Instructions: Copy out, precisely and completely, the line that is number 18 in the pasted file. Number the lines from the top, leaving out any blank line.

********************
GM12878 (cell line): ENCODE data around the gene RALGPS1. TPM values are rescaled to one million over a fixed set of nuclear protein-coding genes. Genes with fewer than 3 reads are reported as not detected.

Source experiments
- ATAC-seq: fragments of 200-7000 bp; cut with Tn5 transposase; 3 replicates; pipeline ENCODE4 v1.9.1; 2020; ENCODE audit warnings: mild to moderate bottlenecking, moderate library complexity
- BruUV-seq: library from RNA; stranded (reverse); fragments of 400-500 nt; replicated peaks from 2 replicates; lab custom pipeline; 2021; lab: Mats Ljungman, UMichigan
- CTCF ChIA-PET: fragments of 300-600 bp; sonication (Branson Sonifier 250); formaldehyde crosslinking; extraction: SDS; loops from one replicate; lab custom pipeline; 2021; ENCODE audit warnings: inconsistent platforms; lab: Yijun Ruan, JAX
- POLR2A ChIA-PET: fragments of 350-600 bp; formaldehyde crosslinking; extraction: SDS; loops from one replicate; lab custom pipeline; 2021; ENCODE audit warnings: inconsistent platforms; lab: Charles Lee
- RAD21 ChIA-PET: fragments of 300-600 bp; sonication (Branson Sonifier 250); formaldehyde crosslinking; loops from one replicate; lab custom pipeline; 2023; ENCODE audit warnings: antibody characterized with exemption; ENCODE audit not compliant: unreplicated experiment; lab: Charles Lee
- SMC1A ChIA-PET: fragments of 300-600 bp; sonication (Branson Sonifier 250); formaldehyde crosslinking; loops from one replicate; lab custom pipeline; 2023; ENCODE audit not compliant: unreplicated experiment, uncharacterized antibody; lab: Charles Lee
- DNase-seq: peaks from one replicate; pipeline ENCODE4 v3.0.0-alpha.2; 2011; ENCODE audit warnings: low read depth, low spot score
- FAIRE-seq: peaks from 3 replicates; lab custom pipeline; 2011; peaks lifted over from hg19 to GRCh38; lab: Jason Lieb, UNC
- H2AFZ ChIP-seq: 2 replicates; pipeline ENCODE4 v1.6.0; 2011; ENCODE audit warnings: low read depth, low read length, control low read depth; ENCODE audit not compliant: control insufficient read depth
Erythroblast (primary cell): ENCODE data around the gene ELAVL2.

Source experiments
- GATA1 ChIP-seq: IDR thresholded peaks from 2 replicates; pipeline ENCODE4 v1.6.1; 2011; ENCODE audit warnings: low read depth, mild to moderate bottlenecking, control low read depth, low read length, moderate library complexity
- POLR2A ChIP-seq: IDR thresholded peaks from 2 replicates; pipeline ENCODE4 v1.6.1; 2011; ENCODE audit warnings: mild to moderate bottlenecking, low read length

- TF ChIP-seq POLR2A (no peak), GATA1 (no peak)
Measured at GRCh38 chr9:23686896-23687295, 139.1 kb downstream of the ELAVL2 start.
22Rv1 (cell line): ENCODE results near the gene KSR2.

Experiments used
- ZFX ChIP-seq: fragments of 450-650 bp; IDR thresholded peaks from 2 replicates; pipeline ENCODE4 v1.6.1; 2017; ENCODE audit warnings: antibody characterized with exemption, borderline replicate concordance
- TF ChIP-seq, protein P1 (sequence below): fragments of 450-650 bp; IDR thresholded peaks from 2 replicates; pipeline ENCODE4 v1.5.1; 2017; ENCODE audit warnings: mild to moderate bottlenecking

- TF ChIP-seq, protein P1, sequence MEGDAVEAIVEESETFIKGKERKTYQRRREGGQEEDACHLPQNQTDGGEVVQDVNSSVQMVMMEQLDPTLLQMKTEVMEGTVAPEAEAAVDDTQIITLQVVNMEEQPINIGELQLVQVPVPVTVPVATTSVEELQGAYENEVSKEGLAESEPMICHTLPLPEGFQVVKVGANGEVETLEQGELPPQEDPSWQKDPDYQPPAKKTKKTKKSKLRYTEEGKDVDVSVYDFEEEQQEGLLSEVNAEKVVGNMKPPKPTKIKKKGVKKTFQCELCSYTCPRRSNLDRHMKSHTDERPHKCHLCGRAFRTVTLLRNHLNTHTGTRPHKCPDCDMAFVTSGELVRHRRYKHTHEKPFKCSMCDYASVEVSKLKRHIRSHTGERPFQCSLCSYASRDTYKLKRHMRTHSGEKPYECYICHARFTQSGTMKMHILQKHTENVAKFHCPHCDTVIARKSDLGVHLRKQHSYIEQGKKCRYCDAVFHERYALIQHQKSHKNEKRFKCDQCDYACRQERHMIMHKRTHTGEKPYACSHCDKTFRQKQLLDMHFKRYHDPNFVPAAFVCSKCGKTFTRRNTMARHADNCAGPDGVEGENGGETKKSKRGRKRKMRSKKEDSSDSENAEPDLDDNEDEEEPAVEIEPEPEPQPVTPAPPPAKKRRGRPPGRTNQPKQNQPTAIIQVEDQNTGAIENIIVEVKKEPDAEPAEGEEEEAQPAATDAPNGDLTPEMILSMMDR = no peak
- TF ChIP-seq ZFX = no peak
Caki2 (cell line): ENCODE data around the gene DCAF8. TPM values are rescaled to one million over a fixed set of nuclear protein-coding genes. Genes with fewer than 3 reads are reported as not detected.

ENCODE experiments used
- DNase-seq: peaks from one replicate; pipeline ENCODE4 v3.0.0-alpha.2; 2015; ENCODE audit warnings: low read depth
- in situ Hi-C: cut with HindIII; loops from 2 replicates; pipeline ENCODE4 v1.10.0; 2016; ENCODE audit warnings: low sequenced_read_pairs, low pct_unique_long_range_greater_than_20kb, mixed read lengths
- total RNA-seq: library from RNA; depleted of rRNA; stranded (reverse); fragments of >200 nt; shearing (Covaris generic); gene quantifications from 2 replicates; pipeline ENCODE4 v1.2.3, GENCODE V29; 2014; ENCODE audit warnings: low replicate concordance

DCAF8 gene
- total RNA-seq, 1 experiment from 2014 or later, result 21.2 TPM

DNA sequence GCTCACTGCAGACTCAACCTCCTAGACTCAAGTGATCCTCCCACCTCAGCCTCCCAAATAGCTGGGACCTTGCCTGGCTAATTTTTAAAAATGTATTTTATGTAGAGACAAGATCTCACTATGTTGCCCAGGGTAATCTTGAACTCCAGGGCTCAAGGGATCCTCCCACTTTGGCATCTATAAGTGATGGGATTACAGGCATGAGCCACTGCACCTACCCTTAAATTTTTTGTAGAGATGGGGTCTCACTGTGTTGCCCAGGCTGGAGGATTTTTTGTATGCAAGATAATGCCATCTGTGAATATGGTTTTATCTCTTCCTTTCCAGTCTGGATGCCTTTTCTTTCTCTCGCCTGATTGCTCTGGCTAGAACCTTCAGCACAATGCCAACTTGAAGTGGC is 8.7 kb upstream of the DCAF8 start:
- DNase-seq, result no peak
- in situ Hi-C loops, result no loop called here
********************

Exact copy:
22Rv1 (cell line): ENCODE results near the gene KSR2.